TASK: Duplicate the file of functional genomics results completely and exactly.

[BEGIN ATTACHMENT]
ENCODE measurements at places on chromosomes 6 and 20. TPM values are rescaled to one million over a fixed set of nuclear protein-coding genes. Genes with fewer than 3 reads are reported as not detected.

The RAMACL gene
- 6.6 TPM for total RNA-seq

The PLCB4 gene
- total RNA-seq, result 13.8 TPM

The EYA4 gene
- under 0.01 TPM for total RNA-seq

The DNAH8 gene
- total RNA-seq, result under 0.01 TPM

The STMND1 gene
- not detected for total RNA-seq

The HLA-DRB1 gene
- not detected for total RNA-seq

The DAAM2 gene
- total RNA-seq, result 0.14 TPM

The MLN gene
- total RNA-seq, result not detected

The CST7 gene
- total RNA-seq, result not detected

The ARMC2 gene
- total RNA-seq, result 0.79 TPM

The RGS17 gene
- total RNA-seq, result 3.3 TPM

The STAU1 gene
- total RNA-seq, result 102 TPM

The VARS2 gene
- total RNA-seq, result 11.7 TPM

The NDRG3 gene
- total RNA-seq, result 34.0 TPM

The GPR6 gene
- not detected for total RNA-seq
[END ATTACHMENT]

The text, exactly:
ENCODE measurements at places on chromosomes 6 and 20. TPM values are rescaled to one million over a fixed set of nuclear protein-coding genes. Genes with fewer than 3 reads are reported as not detected.

The RAMACL gene
- 6.6 TPM for total RNA-seq

The PLCB4 gene
- total RNA-seq, result 13.8 TPM

The EYA4 gene
- under 0.01 TPM for total RNA-seq

The DNAH8 gene
- total RNA-seq, result under 0.01 TPM

The STMND1 gene
- not detected for total RNA-seq

The HLA-DRB1 gene
- not detected for total RNA-seq

The DAAM2 gene
- total RNA-seq, result 0.14 TPM

The MLN gene
- total RNA-seq, result not detected

The CST7 gene
- total RNA-seq, result not detected

The ARMC2 gene
- total RNA-seq, result 0.79 TPM

The RGS17 gene
- total RNA-seq, result 3.3 TPM

The STAU1 gene
- total RNA-seq, result 102 TPM

The VARS2 gene
- total RNA-seq, result 11.7 TPM

The NDRG3 gene
- total RNA-seq, result 34.0 TPM

The GPR6 gene
- not detected for total RNA-seq